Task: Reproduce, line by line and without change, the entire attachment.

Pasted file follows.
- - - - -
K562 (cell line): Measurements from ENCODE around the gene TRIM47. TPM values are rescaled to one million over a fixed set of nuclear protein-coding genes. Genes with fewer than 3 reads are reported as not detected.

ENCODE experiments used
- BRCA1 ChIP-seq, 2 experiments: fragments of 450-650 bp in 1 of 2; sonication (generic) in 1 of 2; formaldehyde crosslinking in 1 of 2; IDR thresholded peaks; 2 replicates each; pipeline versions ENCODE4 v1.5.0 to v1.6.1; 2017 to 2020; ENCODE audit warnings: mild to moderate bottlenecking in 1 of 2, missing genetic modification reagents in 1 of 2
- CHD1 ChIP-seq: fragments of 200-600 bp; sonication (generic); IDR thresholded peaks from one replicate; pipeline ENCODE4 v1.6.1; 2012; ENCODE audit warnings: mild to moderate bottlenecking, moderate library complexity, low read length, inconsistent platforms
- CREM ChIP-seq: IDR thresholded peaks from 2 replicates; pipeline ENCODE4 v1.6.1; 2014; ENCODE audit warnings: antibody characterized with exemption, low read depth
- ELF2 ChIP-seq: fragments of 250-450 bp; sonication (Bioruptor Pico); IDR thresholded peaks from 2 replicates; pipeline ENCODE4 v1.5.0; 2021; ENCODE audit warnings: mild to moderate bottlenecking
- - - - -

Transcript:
K562 (cell line): Measurements from ENCODE around the gene TRIM47. TPM values are rescaled to one million over a fixed set of nuclear protein-coding genes. Genes with fewer than 3 reads are reported as not detected.

ENCODE experiments used
- BRCA1 ChIP-seq, 2 experiments: fragments of 450-650 bp in 1 of 2; sonication (generic) in 1 of 2; formaldehyde crosslinking in 1 of 2; IDR thresholded peaks; 2 replicates each; pipeline versions ENCODE4 v1.5.0 to v1.6.1; 2017 to 2020; ENCODE audit warnings: mild to moderate bottlenecking in 1 of 2, missing genetic modification reagents in 1 of 2
- CHD1 ChIP-seq: fragments of 200-600 bp; sonication (generic); IDR thresholded peaks from one replicate; pipeline ENCODE4 v1.6.1; 2012; ENCODE audit warnings: mild to moderate bottlenecking, moderate library complexity, low read length, inconsistent platforms
- CREM ChIP-seq: IDR thresholded peaks from 2 replicates; pipeline ENCODE4 v1.6.1; 2014; ENCODE audit warnings: antibody characterized with exemption, low read depth
- ELF2 ChIP-seq: fragments of 250-450 bp; sonication (Bioruptor Pico); IDR thresholded peaks from 2 replicates; pipeline ENCODE4 v1.5.0; 2021; ENCODE audit warnings: mild to moderate bottlenecking